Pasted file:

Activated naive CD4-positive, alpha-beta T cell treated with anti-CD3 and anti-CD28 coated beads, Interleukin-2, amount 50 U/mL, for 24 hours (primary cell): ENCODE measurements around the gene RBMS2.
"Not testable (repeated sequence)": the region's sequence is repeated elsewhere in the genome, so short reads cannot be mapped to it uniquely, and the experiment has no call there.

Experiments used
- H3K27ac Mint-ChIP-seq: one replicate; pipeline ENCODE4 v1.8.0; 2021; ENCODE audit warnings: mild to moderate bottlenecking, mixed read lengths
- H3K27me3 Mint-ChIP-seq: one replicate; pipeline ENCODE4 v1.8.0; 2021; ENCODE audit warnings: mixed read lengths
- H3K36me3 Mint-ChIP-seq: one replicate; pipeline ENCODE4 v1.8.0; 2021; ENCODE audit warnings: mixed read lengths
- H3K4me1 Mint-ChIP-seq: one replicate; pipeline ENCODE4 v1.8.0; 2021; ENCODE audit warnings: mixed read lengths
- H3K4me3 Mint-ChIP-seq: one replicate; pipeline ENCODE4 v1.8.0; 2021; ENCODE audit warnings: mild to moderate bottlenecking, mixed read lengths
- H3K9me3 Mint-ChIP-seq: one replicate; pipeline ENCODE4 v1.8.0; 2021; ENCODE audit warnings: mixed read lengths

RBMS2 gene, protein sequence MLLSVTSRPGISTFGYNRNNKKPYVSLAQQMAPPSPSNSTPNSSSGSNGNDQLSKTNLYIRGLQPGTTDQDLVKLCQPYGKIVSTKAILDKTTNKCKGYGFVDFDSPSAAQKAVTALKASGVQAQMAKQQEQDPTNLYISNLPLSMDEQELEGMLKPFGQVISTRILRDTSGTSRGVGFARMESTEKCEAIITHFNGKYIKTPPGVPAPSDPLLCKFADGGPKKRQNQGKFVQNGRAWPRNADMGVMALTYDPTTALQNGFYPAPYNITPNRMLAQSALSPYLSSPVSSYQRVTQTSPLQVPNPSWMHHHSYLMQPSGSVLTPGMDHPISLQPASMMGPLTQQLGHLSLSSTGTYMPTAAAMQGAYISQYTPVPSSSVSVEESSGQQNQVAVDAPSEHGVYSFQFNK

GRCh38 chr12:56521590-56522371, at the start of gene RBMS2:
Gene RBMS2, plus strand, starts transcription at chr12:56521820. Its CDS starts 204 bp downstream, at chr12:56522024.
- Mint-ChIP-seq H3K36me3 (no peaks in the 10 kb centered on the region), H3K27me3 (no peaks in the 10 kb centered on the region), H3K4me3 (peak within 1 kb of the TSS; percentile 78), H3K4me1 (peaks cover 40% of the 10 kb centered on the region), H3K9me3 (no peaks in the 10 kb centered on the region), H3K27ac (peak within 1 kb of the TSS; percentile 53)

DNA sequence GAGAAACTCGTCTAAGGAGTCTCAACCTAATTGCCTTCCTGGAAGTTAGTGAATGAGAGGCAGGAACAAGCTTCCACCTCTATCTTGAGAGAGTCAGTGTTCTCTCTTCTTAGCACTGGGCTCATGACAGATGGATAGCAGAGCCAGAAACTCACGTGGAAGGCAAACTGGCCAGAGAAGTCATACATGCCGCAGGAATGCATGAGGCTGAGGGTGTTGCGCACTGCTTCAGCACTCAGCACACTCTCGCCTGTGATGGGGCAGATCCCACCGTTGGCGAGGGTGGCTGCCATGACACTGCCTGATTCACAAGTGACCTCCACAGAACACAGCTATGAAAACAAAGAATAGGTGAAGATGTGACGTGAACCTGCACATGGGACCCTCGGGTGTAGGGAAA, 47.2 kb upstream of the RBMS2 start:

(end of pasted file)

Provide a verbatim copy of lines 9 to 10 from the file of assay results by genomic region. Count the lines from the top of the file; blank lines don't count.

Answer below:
- H3K9me3 Mint-ChIP-seq: one replicate; pipeline ENCODE4 v1.8.0; 2021; ENCODE audit warnings: mixed read lengths

RBMS2 gene, protein sequence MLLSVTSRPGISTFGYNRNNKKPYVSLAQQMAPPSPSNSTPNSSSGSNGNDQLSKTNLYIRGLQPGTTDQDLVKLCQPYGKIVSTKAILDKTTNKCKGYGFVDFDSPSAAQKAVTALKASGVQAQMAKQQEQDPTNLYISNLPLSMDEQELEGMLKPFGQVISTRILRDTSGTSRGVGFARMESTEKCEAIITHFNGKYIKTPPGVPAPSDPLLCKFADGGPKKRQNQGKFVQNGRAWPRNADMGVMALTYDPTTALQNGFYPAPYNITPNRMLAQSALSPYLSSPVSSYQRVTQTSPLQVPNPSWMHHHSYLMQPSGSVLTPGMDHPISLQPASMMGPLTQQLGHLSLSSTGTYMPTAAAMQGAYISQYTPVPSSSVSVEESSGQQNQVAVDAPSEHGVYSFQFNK